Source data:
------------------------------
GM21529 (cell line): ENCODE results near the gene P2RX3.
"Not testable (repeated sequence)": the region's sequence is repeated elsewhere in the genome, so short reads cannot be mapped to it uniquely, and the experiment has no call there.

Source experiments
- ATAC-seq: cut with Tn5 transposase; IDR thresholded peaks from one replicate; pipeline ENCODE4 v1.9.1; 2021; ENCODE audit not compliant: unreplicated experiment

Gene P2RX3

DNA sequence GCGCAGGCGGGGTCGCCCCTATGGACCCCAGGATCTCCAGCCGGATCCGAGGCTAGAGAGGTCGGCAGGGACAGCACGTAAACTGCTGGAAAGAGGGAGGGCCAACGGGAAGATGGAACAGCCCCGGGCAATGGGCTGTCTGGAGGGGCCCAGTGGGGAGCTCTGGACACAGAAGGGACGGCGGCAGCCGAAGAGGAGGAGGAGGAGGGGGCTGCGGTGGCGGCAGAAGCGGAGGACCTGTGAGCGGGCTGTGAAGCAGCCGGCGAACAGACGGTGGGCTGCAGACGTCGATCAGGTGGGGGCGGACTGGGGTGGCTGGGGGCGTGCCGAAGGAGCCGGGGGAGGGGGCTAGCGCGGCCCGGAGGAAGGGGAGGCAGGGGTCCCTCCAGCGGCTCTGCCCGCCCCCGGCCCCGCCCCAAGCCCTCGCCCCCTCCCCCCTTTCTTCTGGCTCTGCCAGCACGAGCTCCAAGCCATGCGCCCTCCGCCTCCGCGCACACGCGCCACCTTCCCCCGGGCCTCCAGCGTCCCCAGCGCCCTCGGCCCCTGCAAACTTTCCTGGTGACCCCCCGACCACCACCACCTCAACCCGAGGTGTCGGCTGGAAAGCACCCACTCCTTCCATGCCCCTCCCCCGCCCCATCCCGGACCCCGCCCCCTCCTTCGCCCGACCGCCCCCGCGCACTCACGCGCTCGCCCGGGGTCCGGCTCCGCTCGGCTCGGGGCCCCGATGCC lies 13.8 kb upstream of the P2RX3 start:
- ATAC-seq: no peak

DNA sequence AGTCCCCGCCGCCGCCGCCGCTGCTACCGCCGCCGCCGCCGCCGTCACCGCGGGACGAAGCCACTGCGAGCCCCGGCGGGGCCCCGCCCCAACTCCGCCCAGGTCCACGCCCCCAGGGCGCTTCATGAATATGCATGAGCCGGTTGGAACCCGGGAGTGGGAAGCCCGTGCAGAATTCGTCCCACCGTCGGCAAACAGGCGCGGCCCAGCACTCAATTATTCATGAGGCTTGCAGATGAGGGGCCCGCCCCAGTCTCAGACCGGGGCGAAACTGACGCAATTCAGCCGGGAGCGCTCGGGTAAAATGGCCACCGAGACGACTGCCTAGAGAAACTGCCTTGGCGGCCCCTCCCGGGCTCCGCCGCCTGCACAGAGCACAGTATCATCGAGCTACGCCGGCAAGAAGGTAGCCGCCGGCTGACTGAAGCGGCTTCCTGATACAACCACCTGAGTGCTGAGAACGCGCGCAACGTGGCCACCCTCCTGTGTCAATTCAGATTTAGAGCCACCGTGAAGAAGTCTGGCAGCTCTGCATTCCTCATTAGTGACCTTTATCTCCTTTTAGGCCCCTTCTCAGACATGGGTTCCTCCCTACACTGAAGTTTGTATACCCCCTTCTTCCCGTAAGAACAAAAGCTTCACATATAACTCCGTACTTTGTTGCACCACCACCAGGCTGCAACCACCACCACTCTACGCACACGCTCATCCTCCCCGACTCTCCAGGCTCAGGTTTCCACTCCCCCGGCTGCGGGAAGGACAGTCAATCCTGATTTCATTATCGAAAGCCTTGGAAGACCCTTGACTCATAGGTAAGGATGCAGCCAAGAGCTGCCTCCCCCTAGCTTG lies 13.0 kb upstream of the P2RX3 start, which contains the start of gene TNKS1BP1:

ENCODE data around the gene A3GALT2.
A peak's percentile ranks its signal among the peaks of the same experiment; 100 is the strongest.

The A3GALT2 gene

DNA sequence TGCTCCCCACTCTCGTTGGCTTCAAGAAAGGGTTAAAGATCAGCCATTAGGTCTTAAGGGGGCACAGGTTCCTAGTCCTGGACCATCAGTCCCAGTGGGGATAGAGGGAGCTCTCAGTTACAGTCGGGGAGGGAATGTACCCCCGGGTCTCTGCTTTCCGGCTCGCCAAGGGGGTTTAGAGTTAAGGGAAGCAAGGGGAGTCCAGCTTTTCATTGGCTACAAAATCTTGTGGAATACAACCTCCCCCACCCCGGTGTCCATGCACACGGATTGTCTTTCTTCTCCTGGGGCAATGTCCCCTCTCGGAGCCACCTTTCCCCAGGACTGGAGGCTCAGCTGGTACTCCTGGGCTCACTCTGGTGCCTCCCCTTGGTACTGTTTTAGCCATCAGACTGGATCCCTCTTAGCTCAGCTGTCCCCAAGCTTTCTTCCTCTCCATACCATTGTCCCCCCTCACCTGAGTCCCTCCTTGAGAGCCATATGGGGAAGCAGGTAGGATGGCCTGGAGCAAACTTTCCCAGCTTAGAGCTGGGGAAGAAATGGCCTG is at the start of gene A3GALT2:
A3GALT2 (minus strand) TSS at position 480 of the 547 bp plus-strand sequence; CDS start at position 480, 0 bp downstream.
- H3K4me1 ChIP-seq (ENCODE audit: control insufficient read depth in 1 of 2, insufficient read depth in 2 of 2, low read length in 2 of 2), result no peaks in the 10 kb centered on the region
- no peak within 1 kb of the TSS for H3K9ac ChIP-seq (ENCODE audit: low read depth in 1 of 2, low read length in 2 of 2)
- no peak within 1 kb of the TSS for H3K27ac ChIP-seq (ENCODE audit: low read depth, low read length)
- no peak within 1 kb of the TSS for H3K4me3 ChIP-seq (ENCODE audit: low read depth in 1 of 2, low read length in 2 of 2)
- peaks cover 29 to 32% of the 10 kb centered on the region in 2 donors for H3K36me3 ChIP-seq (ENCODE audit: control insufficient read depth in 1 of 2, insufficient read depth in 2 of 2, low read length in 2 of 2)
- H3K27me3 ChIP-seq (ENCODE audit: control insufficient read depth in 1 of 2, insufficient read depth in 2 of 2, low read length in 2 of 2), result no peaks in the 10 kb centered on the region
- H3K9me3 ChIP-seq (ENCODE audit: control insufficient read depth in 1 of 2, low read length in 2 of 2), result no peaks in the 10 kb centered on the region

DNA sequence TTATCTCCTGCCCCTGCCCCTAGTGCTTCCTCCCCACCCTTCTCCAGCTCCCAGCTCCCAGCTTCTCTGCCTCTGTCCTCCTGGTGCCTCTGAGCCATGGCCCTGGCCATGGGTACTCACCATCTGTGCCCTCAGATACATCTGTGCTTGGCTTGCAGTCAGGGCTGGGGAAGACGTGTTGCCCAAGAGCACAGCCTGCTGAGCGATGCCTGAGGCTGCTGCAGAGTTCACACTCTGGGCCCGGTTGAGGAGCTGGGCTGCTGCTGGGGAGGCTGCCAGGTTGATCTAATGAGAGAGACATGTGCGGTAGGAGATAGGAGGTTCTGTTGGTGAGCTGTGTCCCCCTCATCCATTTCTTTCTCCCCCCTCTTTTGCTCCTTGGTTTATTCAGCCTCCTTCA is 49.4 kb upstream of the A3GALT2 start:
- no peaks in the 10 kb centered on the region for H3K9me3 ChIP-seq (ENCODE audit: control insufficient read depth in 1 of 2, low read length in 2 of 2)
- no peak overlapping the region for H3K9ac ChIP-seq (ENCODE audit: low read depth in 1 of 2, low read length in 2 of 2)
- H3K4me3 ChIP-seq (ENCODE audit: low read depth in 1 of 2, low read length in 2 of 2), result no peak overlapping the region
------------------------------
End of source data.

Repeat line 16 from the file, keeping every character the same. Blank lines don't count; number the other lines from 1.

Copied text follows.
- no peak within 1 kb of the TSS for H3K27ac ChIP-seq (ENCODE audit: low read depth, low read length)